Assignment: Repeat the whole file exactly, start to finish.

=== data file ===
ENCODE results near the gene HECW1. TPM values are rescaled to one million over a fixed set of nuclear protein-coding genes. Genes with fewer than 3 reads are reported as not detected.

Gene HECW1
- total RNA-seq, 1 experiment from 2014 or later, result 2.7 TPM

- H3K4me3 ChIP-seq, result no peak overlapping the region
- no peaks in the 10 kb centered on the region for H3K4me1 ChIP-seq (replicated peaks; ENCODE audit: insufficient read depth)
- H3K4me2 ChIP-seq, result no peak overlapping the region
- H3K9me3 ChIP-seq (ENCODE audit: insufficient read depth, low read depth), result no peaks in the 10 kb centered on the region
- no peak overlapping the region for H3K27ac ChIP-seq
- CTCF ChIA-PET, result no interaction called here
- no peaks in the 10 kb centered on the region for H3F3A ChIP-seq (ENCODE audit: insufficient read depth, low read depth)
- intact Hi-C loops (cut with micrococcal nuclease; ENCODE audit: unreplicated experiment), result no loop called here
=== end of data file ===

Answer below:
ENCODE results near the gene HECW1. TPM values are rescaled to one million over a fixed set of nuclear protein-coding genes. Genes with fewer than 3 reads are reported as not detected.

Gene HECW1
- total RNA-seq, 1 experiment from 2014 or later, result 2.7 TPM

- H3K4me3 ChIP-seq, result no peak overlapping the region
- no peaks in the 10 kb centered on the region for H3K4me1 ChIP-seq (replicated peaks; ENCODE audit: insufficient read depth)
- H3K4me2 ChIP-seq, result no peak overlapping the region
- H3K9me3 ChIP-seq (ENCODE audit: insufficient read depth, low read depth), result no peaks in the 10 kb centered on the region
- no peak overlapping the region for H3K27ac ChIP-seq
- CTCF ChIA-PET, result no interaction called here
- no peaks in the 10 kb centered on the region for H3F3A ChIP-seq (ENCODE audit: insufficient read depth, low read depth)
- intact Hi-C loops (cut with micrococcal nuclease; ENCODE audit: unreplicated experiment), result no loop called here